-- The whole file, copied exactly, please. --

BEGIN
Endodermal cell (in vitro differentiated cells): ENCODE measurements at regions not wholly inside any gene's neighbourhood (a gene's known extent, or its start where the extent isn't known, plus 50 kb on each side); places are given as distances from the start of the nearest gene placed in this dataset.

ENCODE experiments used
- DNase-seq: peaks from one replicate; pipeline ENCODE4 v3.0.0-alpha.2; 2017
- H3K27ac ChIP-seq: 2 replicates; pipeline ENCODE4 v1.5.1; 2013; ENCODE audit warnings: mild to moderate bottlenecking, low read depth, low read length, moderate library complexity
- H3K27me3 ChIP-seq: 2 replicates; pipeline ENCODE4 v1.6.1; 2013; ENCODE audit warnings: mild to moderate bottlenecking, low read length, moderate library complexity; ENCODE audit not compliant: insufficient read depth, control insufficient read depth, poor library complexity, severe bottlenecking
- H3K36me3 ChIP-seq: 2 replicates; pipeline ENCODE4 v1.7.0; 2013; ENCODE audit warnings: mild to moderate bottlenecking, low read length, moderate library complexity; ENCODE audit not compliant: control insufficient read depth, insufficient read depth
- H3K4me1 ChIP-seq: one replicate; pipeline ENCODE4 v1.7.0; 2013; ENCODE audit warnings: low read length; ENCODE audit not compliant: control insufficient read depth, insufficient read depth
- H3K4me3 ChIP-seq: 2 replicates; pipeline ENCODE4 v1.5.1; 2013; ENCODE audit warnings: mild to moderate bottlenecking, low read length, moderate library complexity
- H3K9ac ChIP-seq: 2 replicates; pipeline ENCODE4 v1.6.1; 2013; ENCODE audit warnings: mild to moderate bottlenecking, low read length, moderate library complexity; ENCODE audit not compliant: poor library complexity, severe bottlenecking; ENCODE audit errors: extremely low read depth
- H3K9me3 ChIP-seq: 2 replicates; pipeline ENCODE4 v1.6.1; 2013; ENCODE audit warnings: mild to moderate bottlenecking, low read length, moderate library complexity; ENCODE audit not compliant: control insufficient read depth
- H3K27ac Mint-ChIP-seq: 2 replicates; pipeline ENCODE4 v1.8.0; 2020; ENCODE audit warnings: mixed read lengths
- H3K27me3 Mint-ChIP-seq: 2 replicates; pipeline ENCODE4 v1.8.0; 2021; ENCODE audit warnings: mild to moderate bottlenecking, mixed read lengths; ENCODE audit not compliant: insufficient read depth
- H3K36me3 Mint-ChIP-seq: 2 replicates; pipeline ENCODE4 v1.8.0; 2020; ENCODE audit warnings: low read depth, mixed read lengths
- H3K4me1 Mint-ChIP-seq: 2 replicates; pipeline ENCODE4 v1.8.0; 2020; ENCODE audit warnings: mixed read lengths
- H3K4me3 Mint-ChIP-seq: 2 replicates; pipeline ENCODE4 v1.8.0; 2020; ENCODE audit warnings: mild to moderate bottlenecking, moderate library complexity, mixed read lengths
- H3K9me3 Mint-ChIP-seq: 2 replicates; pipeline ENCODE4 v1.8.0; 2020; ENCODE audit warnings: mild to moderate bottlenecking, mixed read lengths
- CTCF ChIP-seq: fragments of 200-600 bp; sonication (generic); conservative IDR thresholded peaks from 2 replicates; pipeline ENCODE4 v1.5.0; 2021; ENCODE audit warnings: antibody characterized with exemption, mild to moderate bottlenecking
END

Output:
Endodermal cell (in vitro differentiated cells): ENCODE measurements at regions not wholly inside any gene's neighbourhood (a gene's known extent, or its start where the extent isn't known, plus 50 kb on each side); places are given as distances from the start of the nearest gene placed in this dataset.

ENCODE experiments used
- DNase-seq: peaks from one replicate; pipeline ENCODE4 v3.0.0-alpha.2; 2017
- H3K27ac ChIP-seq: 2 replicates; pipeline ENCODE4 v1.5.1; 2013; ENCODE audit warnings: mild to moderate bottlenecking, low read depth, low read length, moderate library complexity
- H3K27me3 ChIP-seq: 2 replicates; pipeline ENCODE4 v1.6.1; 2013; ENCODE audit warnings: mild to moderate bottlenecking, low read length, moderate library complexity; ENCODE audit not compliant: insufficient read depth, control insufficient read depth, poor library complexity, severe bottlenecking
- H3K36me3 ChIP-seq: 2 replicates; pipeline ENCODE4 v1.7.0; 2013; ENCODE audit warnings: mild to moderate bottlenecking, low read length, moderate library complexity; ENCODE audit not compliant: control insufficient read depth, insufficient read depth
- H3K4me1 ChIP-seq: one replicate; pipeline ENCODE4 v1.7.0; 2013; ENCODE audit warnings: low read length; ENCODE audit not compliant: control insufficient read depth, insufficient read depth
- H3K4me3 ChIP-seq: 2 replicates; pipeline ENCODE4 v1.5.1; 2013; ENCODE audit warnings: mild to moderate bottlenecking, low read length, moderate library complexity
- H3K9ac ChIP-seq: 2 replicates; pipeline ENCODE4 v1.6.1; 2013; ENCODE audit warnings: mild to moderate bottlenecking, low read length, moderate library complexity; ENCODE audit not compliant: poor library complexity, severe bottlenecking; ENCODE audit errors: extremely low read depth
- H3K9me3 ChIP-seq: 2 replicates; pipeline ENCODE4 v1.6.1; 2013; ENCODE audit warnings: mild to moderate bottlenecking, low read length, moderate library complexity; ENCODE audit not compliant: control insufficient read depth
- H3K27ac Mint-ChIP-seq: 2 replicates; pipeline ENCODE4 v1.8.0; 2020; ENCODE audit warnings: mixed read lengths
- H3K27me3 Mint-ChIP-seq: 2 replicates; pipeline ENCODE4 v1.8.0; 2021; ENCODE audit warnings: mild to moderate bottlenecking, mixed read lengths; ENCODE audit not compliant: insufficient read depth
- H3K36me3 Mint-ChIP-seq: 2 replicates; pipeline ENCODE4 v1.8.0; 2020; ENCODE audit warnings: low read depth, mixed read lengths
- H3K4me1 Mint-ChIP-seq: 2 replicates; pipeline ENCODE4 v1.8.0; 2020; ENCODE audit warnings: mixed read lengths
- H3K4me3 Mint-ChIP-seq: 2 replicates; pipeline ENCODE4 v1.8.0; 2020; ENCODE audit warnings: mild to moderate bottlenecking, moderate library complexity, mixed read lengths
- H3K9me3 Mint-ChIP-seq: 2 replicates; pipeline ENCODE4 v1.8.0; 2020; ENCODE audit warnings: mild to moderate bottlenecking, mixed read lengths
- CTCF ChIP-seq: fragments of 200-600 bp; sonication (generic); conservative IDR thresholded peaks from 2 replicates; pipeline ENCODE4 v1.5.0; 2021; ENCODE audit warnings: antibody characterized with exemption, mild to moderate bottlenecking